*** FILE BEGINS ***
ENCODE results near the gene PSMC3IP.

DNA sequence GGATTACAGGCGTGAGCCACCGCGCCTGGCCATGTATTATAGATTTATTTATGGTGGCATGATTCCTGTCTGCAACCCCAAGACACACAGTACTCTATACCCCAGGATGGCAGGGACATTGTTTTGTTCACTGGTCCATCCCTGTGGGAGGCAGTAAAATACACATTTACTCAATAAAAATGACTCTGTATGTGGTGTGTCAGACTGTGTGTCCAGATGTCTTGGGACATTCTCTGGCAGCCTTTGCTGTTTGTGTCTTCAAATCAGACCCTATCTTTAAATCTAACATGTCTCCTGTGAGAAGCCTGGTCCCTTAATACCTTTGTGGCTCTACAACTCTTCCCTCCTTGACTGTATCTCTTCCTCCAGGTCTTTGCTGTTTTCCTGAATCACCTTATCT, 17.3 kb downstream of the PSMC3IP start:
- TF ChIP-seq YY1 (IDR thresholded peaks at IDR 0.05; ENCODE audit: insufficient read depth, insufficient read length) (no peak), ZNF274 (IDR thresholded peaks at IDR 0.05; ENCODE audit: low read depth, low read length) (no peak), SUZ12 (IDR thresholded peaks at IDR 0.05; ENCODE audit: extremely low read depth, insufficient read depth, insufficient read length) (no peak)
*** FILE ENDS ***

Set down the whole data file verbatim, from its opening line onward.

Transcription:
ENCODE results near the gene PSMC3IP.

DNA sequence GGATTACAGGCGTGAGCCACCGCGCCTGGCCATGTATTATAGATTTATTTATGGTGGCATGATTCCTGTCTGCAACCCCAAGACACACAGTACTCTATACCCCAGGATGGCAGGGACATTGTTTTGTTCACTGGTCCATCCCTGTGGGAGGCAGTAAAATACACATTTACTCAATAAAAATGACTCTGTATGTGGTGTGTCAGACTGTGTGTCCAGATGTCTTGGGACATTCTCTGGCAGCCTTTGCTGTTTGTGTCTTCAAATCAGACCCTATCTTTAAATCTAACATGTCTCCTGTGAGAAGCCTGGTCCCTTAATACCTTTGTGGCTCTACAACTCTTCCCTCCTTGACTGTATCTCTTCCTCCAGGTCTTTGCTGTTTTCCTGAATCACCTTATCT, 17.3 kb downstream of the PSMC3IP start:
- TF ChIP-seq YY1 (IDR thresholded peaks at IDR 0.05; ENCODE audit: insufficient read depth, insufficient read length) (no peak), ZNF274 (IDR thresholded peaks at IDR 0.05; ENCODE audit: low read depth, low read length) (no peak), SUZ12 (IDR thresholded peaks at IDR 0.05; ENCODE audit: extremely low read depth, insufficient read depth, insufficient read length) (no peak)